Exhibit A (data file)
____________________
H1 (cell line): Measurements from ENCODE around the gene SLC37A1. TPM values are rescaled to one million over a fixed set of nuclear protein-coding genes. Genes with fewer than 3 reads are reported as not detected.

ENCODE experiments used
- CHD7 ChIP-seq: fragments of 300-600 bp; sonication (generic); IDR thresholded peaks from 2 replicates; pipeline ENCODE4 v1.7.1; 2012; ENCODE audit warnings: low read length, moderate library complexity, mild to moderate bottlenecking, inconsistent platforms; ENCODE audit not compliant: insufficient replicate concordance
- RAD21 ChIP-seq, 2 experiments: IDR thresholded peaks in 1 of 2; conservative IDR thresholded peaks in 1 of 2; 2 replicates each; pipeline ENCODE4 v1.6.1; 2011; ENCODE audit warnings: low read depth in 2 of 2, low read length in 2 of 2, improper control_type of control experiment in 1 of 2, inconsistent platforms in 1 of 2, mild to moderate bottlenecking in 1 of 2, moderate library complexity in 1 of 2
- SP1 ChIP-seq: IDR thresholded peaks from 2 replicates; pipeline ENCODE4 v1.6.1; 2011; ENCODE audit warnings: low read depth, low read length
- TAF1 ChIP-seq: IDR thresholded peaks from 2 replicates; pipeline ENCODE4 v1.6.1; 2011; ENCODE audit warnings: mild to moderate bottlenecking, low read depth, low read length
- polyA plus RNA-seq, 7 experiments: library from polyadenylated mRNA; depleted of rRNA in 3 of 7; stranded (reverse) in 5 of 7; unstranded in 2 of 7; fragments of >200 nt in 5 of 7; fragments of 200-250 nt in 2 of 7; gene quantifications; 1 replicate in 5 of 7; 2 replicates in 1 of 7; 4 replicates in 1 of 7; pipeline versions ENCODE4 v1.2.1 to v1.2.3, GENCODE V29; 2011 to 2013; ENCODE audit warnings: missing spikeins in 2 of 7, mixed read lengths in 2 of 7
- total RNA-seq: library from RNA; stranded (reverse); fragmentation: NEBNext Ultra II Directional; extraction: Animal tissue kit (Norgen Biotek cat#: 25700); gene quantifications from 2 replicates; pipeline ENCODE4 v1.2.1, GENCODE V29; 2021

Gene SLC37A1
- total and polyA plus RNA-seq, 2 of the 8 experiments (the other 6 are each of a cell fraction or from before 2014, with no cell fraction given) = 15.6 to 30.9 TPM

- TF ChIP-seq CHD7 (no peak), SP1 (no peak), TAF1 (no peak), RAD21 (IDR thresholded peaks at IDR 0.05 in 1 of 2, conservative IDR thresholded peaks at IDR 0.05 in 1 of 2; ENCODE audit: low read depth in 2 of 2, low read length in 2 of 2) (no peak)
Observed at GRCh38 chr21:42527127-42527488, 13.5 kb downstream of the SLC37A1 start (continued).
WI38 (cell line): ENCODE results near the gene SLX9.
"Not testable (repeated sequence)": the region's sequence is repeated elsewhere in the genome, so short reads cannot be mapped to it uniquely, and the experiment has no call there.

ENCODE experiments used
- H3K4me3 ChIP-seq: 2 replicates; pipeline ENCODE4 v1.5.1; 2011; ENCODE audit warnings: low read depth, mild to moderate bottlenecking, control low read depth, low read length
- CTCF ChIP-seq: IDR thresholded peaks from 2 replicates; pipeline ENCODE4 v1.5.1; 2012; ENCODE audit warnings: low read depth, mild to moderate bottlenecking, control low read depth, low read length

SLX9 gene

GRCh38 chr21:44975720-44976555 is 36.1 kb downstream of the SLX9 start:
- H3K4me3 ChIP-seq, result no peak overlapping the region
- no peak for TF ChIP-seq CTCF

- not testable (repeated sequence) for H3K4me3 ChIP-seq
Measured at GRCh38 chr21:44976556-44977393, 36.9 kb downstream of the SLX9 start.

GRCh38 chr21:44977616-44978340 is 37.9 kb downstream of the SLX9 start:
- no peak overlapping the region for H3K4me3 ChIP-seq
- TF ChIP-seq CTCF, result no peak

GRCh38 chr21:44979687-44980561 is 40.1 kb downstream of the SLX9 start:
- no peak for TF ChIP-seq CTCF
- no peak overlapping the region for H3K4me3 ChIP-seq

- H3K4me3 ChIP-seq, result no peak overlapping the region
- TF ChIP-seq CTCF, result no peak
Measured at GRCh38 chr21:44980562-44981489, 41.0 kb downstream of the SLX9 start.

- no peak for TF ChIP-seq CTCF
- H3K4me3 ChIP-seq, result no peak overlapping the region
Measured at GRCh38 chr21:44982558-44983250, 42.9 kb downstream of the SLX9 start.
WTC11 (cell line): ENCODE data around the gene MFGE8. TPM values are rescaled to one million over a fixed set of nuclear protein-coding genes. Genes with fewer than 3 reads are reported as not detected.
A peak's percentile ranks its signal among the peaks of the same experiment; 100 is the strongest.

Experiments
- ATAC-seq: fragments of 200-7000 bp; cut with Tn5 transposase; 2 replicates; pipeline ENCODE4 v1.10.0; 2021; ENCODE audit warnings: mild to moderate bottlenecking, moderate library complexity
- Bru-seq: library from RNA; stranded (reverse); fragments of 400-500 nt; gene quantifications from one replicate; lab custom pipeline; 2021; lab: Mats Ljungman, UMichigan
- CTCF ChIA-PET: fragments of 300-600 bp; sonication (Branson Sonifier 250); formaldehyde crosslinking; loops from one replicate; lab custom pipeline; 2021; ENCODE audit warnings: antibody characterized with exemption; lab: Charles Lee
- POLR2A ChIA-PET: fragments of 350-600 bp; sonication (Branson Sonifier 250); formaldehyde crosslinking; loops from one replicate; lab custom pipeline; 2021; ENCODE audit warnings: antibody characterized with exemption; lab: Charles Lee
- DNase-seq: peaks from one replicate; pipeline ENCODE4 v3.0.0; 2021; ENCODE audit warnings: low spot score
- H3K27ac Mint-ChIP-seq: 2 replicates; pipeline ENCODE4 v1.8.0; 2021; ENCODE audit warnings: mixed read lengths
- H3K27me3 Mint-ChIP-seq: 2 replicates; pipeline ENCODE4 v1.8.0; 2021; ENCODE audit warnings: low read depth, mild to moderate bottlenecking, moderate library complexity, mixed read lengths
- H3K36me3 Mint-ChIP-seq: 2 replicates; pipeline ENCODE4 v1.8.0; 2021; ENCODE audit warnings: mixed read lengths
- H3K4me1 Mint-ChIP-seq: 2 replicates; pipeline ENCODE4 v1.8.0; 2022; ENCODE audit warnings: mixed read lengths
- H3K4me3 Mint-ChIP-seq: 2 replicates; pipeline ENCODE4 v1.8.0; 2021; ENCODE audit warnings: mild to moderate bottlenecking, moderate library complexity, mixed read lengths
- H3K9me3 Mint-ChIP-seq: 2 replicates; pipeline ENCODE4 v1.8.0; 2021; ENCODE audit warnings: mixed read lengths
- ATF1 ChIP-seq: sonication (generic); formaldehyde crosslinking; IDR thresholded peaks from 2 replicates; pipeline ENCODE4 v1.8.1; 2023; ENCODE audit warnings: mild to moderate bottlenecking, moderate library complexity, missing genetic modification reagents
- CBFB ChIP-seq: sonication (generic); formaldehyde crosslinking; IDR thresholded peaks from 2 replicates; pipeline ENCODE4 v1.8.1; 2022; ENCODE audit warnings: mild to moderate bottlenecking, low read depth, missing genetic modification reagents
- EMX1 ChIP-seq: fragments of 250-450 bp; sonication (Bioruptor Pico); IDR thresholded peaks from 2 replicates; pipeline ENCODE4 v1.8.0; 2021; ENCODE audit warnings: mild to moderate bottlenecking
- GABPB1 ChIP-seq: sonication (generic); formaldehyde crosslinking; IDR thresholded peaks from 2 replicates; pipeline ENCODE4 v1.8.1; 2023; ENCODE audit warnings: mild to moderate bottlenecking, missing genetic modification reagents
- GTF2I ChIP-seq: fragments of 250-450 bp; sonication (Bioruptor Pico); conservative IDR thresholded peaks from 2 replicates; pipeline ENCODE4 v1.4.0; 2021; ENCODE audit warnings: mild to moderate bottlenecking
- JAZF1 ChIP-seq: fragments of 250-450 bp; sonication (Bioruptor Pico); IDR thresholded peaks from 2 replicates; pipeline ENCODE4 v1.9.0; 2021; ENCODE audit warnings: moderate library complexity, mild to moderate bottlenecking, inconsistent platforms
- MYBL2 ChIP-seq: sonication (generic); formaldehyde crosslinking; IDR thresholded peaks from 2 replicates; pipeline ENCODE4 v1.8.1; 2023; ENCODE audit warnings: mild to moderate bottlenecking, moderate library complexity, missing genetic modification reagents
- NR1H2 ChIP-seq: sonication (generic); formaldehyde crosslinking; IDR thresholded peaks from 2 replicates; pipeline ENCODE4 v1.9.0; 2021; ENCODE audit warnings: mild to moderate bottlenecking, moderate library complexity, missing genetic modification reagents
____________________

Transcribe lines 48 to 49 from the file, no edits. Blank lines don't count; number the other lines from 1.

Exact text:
- H3K4me3 Mint-ChIP-seq: 2 replicates; pipeline ENCODE4 v1.8.0; 2021; ENCODE audit warnings: mild to moderate bottlenecking, moderate library complexity, mixed read lengths
- H3K9me3 Mint-ChIP-seq: 2 replicates; pipeline ENCODE4 v1.8.0; 2021; ENCODE audit warnings: mixed read lengths